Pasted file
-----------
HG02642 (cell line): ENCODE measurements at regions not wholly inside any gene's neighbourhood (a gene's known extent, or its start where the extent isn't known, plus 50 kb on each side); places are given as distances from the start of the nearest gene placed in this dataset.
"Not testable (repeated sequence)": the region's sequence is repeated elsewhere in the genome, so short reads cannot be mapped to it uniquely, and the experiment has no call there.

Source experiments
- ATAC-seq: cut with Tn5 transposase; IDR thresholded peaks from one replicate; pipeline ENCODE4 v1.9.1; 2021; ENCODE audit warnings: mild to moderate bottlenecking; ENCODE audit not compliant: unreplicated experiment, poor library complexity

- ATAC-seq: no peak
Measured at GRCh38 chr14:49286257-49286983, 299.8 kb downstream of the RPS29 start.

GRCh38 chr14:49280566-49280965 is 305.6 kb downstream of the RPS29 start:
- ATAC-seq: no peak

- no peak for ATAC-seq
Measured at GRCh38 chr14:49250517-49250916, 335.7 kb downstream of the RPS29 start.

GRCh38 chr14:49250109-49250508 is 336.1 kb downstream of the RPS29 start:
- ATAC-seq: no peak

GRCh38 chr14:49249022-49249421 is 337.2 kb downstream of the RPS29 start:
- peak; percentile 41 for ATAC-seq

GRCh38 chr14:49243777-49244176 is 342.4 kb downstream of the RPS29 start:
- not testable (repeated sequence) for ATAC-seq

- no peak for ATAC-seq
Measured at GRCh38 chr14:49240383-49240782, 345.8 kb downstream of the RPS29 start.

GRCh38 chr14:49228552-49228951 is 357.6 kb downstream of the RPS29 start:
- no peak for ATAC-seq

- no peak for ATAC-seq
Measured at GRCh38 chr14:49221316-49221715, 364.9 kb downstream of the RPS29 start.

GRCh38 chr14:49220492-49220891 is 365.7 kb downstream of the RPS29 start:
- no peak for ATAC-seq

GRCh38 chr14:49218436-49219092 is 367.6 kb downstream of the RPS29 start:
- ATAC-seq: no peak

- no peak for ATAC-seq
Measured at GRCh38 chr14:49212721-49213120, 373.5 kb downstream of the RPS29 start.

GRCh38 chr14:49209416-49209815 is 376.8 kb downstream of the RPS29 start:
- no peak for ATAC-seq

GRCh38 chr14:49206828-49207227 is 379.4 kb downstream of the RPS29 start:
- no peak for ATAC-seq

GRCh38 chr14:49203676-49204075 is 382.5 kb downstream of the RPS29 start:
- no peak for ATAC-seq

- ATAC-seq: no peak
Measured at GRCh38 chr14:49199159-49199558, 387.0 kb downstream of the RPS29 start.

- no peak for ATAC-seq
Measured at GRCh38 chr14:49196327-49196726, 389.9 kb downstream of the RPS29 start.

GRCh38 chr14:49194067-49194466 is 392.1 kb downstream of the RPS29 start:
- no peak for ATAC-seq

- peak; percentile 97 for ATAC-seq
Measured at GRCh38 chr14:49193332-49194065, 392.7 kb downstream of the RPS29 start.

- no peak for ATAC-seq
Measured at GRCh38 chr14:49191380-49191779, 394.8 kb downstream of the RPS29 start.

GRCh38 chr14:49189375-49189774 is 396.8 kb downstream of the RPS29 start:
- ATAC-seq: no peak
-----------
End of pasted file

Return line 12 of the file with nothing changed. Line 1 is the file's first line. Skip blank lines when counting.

- ATAC-seq: no peak